Waiting for the soldiers. The people of Tunbridge Wells line the streets to welcome the return from Afghanistan of the 1st Battalion, the Princess of Wales's Royal Regiment. There is a parade at the Assembly Hall. The people I talk to have admiration and affection for the soldiers but do not seem to understand what they are being asked to fight for.
In the Grove, three boys come up behind me and roar past on skate boards. One extends his arms like wings and bends his knees so that he is a few inches off the ground. It brings to my mind the games we used to play as children when we pretended to be be fighter planes - spitfires, hurricanes and, I dare say, messeschmitts. There was a certain noise we used to make not unlike the skate boards, but similar: a nasal "aeirr... ung", which, 70 years later, I can still hear in my mind
I pass a few moments with neighbour, Devern, during which we indulge in a luxurious grumble. The town hall building is being sold off to developers, who plan to turn it into a hotel and a shopping centre. The abandoned cinema site opposite the town hall is still undeveloped despite planning permission for a hotel and shopping centre. Council rates cannot be charged for unoccupied buildings with the result that they remain unoccupied much longer than should. The local paper is useless. The ground is too dry and it is raining everywhere except in Tunbridge Wells. And so on. Ah that's better!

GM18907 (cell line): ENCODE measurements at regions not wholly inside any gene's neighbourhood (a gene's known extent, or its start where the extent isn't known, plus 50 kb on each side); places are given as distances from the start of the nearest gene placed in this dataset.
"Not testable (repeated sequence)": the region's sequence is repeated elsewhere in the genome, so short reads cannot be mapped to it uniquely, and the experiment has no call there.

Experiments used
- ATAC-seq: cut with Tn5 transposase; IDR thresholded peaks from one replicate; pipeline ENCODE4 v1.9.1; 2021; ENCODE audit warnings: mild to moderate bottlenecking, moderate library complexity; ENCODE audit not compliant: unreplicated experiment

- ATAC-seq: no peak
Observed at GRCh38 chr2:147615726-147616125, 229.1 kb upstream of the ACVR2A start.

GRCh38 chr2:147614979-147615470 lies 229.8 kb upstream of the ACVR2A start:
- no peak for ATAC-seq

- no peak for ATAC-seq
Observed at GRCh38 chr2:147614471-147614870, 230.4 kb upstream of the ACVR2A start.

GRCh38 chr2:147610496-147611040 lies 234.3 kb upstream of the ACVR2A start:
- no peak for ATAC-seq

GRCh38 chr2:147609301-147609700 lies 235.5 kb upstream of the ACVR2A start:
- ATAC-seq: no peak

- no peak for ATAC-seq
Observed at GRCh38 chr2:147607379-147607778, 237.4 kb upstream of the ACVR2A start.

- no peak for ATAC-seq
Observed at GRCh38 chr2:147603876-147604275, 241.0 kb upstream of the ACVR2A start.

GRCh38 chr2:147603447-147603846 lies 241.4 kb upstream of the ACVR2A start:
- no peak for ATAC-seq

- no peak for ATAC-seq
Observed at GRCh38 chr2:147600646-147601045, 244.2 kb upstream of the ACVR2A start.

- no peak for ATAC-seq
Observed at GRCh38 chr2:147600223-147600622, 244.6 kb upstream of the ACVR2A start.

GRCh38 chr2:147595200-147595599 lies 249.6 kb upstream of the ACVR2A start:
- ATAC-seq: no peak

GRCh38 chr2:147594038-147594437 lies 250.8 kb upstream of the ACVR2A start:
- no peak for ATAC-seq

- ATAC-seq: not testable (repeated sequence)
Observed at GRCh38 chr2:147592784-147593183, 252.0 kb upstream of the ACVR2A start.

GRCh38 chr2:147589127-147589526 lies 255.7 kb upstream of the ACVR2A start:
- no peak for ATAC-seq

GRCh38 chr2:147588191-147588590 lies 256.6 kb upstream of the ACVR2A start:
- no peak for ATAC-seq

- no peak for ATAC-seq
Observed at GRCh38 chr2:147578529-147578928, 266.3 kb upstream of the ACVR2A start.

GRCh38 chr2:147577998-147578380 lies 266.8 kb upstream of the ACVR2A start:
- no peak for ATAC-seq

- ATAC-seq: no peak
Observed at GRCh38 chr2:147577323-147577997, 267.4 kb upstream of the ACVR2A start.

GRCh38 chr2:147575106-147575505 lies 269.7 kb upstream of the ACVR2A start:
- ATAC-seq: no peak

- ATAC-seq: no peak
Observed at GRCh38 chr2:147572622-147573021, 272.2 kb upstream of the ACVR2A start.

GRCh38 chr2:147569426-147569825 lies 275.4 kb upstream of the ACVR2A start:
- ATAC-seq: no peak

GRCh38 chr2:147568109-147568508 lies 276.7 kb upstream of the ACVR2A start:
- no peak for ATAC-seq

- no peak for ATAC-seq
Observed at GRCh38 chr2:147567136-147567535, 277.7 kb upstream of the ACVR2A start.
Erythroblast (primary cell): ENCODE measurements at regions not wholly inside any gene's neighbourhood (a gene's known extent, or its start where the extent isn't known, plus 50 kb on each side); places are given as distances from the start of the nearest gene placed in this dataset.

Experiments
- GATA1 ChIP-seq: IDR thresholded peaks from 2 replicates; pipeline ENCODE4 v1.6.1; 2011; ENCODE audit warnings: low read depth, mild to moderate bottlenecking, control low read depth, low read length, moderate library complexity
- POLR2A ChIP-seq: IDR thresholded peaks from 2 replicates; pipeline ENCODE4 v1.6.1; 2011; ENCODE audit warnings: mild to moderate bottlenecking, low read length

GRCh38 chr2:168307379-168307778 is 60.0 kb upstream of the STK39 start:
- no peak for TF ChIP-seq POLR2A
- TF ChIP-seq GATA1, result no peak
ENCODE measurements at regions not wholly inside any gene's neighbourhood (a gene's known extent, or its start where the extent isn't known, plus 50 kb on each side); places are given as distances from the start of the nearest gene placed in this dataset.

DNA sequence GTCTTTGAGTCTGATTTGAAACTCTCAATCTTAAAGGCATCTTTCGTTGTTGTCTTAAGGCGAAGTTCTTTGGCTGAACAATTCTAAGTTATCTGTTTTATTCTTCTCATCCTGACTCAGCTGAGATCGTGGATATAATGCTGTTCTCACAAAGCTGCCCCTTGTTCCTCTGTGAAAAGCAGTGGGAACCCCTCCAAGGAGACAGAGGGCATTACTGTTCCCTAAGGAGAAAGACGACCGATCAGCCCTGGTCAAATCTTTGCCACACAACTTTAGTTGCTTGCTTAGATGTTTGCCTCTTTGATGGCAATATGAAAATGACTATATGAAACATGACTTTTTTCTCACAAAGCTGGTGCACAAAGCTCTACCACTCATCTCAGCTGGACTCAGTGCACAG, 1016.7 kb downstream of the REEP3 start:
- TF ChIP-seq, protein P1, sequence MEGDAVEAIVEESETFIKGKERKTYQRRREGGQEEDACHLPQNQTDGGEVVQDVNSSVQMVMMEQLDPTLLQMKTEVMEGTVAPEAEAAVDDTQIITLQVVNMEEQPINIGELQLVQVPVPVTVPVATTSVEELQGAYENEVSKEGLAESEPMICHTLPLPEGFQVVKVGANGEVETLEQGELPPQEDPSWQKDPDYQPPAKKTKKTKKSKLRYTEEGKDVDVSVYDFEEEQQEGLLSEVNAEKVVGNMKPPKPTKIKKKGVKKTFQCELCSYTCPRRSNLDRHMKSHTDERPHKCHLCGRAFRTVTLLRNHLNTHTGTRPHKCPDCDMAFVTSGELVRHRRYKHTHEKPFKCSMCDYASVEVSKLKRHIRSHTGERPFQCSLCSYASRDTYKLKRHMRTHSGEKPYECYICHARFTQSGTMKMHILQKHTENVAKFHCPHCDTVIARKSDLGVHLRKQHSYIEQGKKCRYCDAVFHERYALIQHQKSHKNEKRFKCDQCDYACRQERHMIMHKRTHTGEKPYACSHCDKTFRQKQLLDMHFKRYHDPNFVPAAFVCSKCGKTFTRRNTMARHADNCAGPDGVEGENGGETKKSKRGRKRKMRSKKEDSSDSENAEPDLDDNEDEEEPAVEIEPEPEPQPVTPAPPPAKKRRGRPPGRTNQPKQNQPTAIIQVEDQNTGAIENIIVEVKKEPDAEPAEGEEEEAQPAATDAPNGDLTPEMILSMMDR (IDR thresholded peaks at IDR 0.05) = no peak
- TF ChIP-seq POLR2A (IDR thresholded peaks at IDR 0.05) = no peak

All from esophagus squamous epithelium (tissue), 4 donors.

The town hall being sold off to developers while the councillors themselves were no doubt sold into moral bondage years ago. If this is the state-of-play in gentle TW, imagine how things are elsewhere.
Parades. Hate the war but have always sympathised with those whose job it is to travel along predictable roads in under-protected vehicles. Or on foot. Hereford had a parade this week and I would have gone had I received notification. But would I have waved a Union flag? Delicate point of etiquette.
"...but do not seem to understand what they are being asked to fight for."
There is a lot of that in my neighborhood, too. I think we were frightened into accepting our going into Iraq by the surprise attacks of 9-11. Then our fear levels were kept unnecessarily high with the excessive measures of Homeland Security here at home.
No doubt, we need to be watchful of developments around the world, as they pertain to our (read everyone's) security, but I'm not convinced we are on the right track.
Having lived through the VietNam 'conflict' and watched how our young men and women in the military were mistreated upon their return, it is comforting to know the receptions today are rightfully warm, loving and respectful.
(I'll descend from my soap box now.)
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